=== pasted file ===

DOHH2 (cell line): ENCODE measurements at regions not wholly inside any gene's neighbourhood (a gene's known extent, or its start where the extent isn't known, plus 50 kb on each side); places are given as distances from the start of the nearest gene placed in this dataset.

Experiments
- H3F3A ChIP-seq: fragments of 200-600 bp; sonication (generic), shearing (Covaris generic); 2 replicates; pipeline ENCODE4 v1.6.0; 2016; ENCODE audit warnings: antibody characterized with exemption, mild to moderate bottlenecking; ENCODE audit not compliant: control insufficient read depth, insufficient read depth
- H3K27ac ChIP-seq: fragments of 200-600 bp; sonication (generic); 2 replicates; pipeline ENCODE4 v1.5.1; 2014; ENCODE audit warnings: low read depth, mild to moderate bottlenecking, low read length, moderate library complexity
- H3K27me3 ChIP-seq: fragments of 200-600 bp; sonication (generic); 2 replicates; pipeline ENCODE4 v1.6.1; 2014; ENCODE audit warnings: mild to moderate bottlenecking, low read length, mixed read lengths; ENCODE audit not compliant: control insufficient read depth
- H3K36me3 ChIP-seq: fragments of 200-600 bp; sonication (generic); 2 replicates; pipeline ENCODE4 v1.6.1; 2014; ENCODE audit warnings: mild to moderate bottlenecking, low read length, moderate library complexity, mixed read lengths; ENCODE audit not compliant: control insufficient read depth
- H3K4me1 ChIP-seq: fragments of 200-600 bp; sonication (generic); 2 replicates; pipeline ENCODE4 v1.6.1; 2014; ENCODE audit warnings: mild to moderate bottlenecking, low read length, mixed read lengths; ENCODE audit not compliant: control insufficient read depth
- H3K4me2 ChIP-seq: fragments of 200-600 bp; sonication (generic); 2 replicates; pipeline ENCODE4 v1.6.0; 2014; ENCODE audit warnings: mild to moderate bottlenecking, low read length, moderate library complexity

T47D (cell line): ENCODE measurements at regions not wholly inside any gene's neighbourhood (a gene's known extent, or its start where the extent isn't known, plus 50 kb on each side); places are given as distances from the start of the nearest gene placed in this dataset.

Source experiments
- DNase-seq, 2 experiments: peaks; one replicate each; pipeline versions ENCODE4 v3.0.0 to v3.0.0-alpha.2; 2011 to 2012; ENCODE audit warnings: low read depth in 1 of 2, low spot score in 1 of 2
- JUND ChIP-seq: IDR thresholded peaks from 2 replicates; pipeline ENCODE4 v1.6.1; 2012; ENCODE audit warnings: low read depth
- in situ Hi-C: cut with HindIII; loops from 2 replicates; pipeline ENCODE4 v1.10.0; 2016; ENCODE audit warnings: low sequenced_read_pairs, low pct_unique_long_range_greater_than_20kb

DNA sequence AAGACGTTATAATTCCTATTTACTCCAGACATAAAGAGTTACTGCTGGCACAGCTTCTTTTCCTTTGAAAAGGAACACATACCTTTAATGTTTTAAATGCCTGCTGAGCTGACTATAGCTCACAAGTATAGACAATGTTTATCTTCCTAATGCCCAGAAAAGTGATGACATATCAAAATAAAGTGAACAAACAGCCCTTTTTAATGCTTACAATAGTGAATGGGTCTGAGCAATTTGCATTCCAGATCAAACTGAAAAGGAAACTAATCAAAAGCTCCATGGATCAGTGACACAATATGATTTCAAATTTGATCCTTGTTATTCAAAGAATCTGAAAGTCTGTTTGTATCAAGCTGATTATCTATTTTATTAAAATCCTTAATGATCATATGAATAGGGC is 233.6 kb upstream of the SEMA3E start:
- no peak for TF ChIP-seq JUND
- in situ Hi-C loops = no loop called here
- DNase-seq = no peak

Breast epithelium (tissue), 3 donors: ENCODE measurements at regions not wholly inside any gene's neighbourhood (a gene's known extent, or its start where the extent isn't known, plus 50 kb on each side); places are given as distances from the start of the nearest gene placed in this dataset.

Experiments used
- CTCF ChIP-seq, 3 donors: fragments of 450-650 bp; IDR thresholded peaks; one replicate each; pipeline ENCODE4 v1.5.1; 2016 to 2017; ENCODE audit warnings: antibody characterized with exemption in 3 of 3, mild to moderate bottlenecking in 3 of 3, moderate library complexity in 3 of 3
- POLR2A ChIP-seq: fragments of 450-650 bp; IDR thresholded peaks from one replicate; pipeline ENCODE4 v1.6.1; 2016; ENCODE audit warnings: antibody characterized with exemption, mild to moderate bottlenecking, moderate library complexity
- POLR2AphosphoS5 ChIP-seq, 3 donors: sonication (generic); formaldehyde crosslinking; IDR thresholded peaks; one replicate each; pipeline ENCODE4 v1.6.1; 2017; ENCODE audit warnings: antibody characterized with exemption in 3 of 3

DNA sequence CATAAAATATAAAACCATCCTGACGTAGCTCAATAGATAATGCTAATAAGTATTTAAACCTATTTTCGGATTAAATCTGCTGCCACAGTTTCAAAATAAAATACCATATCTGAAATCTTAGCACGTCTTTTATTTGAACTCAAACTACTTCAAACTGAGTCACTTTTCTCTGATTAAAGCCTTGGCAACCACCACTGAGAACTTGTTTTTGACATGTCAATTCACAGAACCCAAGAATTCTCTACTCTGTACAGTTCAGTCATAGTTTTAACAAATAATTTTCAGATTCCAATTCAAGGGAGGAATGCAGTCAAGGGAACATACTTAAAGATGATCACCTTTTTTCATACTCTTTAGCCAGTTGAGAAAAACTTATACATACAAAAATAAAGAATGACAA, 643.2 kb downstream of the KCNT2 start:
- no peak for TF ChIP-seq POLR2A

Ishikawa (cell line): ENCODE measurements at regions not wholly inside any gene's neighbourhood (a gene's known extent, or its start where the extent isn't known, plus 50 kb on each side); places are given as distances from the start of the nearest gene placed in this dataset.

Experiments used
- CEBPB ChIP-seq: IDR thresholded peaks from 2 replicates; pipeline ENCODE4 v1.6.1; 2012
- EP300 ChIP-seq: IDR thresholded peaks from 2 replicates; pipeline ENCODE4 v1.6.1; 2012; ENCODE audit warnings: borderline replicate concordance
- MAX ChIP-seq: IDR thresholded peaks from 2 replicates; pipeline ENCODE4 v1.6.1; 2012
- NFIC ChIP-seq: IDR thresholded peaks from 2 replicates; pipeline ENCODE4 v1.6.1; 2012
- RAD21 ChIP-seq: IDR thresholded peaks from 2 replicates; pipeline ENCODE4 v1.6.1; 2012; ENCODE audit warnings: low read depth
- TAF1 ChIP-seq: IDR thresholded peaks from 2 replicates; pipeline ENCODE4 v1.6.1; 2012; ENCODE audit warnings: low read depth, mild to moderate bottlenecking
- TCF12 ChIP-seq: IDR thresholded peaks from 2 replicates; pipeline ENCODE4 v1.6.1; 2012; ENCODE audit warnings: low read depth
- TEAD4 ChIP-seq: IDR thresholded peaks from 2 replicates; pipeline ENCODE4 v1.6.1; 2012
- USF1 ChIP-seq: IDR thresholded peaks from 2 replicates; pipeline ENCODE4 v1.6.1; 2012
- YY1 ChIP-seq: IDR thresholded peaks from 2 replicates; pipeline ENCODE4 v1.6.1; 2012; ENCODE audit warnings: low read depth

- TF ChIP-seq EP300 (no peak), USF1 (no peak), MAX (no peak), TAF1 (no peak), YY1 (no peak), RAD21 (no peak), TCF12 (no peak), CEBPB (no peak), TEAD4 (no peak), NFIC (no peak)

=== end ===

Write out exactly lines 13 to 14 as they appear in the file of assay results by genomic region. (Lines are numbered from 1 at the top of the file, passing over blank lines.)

- in situ Hi-C: cut with HindIII; loops from 2 replicates; pipeline ENCODE4 v1.10.0; 2016; ENCODE audit warnings: low sequenced_read_pairs, low pct_unique_long_range_greater_than_20kb

DNA sequence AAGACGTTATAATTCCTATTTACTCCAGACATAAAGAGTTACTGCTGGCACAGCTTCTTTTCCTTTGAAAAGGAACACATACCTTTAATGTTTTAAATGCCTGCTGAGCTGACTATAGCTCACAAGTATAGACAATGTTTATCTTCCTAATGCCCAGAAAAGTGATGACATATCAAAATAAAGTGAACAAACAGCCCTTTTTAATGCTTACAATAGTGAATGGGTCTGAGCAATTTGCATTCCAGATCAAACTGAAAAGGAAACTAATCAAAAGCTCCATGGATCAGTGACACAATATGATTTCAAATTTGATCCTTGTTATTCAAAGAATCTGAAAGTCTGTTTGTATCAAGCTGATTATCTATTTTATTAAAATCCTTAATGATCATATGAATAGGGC is 233.6 kb upstream of the SEMA3E start: